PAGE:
If you configured your 2020 13″ MacBook Pro with only 256GB of storage this could be another good reason to upgrade, though this would not be enough of a reason for me. If I bought 16GB of memory and 256GB of storage I would stay put and deal with the storage space battle.
Detest the Touch Bar
A few years ago Apple offered a feature they thought would appeal to pros where the physical F1 through F10 keys were replaced by a touch sensitive bar that has virtual buttons which changed based on what application you were running and what you were doing in that application.
I HATE it. Maybe I am showing my age here, but I don’t want any virtual buttons on a computer keyboard. At least the ESC key was changed back to a hardware button in the 2020 13″ M1 MacBook Pro, but I really need those hardware buttons for the function keys. Seems I was far from alone on that and Apple got a lot of feedback from pros using their MacBook Pro computers that this is not something they wanted. The Touch Bar is not offered in the 2021 MacBook Pro models. Hallelujah!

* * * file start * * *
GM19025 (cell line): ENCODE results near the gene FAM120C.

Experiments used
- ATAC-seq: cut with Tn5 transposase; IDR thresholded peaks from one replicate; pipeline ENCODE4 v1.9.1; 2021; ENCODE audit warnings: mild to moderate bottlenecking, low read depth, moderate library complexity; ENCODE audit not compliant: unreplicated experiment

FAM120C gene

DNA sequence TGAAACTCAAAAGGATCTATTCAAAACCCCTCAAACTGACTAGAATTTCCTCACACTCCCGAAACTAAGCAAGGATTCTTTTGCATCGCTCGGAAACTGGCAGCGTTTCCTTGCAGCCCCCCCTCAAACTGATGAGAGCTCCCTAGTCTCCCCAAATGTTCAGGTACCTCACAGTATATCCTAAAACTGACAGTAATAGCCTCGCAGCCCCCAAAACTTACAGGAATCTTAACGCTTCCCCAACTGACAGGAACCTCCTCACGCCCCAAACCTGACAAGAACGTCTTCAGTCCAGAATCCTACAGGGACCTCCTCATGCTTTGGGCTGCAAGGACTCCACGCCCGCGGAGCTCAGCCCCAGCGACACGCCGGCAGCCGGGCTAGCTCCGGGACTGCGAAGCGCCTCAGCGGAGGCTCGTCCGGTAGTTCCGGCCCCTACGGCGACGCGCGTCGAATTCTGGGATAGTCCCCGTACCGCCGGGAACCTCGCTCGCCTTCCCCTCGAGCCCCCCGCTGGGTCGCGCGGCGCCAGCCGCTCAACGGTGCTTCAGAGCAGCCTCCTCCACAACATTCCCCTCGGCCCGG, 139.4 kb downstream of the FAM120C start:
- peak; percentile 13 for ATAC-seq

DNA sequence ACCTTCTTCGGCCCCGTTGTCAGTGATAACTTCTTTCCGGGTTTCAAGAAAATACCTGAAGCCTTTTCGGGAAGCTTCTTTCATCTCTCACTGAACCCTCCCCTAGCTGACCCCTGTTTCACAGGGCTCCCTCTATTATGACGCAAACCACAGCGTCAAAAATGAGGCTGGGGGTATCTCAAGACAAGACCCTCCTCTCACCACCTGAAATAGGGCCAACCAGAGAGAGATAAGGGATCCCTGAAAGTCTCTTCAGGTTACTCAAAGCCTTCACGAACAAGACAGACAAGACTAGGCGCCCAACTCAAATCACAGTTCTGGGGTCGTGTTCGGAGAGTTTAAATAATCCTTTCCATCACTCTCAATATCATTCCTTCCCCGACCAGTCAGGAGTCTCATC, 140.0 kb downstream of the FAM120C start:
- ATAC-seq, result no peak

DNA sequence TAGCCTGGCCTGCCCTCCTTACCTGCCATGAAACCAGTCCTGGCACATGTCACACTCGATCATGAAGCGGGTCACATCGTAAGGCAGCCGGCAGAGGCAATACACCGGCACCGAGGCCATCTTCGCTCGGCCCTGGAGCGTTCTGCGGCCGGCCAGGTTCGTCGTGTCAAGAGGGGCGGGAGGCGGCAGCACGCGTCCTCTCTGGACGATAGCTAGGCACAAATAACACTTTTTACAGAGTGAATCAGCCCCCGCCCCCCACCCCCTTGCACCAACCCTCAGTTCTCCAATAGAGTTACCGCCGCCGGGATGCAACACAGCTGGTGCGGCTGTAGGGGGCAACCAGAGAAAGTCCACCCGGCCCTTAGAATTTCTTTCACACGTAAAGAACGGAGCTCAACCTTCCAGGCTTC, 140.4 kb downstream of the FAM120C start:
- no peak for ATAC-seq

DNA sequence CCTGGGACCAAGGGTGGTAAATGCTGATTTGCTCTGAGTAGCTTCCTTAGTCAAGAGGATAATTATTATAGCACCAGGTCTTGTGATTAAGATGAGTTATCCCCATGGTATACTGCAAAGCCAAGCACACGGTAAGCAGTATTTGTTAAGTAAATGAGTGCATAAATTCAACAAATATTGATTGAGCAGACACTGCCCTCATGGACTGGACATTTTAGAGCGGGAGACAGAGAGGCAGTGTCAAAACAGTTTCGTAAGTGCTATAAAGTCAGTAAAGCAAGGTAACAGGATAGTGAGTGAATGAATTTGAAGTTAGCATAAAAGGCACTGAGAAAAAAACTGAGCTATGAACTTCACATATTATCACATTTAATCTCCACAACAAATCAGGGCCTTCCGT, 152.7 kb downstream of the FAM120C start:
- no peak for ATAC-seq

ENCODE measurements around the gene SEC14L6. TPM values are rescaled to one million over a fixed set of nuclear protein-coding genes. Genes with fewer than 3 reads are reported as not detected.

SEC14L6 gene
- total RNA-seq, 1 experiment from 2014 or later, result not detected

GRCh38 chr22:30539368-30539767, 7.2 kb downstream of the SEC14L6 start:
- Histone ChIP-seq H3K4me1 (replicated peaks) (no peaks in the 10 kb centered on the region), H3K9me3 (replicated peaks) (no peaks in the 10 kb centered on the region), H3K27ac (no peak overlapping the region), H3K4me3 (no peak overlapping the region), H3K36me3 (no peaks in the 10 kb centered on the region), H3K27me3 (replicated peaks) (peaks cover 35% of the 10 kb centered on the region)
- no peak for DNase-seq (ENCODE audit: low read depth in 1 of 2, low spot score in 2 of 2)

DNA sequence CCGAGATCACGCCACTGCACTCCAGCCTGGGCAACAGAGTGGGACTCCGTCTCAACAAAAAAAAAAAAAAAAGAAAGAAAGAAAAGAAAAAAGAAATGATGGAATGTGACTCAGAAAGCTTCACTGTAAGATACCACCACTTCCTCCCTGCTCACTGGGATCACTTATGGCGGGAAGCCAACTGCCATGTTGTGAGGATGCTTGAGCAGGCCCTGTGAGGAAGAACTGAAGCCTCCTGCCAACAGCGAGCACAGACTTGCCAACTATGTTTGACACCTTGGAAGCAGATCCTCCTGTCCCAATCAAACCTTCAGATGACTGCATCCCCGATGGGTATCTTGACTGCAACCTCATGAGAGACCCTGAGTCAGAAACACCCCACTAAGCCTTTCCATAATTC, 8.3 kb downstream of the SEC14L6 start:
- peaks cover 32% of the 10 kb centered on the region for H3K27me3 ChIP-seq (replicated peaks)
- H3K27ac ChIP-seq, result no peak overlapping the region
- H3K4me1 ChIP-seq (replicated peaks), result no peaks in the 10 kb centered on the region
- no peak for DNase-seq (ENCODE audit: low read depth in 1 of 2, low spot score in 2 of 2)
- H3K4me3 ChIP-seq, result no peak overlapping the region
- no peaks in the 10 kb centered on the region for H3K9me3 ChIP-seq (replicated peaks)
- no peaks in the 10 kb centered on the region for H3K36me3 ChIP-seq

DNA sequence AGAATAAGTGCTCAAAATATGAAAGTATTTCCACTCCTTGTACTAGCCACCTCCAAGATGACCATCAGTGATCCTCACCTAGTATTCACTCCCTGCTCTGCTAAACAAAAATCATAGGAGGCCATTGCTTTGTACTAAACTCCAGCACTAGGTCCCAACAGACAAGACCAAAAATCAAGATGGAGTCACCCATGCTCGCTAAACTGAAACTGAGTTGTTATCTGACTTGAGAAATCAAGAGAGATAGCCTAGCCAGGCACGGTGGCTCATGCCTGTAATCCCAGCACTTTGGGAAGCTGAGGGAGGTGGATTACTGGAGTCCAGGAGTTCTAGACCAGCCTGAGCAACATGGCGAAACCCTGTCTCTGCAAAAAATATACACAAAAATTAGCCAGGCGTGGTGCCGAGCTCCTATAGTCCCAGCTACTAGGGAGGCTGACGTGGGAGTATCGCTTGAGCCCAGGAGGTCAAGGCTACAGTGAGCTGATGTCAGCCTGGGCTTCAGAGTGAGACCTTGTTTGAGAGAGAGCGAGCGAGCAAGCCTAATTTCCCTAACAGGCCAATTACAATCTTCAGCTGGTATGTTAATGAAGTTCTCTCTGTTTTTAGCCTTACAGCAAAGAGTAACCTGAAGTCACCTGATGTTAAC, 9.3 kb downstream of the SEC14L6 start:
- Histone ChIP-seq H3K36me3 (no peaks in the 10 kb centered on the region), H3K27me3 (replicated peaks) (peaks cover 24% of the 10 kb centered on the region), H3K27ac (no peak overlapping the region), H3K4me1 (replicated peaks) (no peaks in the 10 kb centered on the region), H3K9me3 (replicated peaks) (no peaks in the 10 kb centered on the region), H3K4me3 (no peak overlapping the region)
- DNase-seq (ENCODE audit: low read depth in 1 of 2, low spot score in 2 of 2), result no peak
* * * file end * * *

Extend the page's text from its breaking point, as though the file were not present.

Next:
If you detest the Touch Bar like I do, this may be reason enough to upgrade to a 2021 model. Though if I was not needing to get hands-on with these computers to write about them, I don’t think my hatred for the Touch Bar would have been enough to have me go through the hassle of selling the computer and buying a new one. I’d suck it up for at least another year and see if there were enough other reasons to upgrade.
What About Upgrading the M1 Mac Mini or M1 MacBook Air?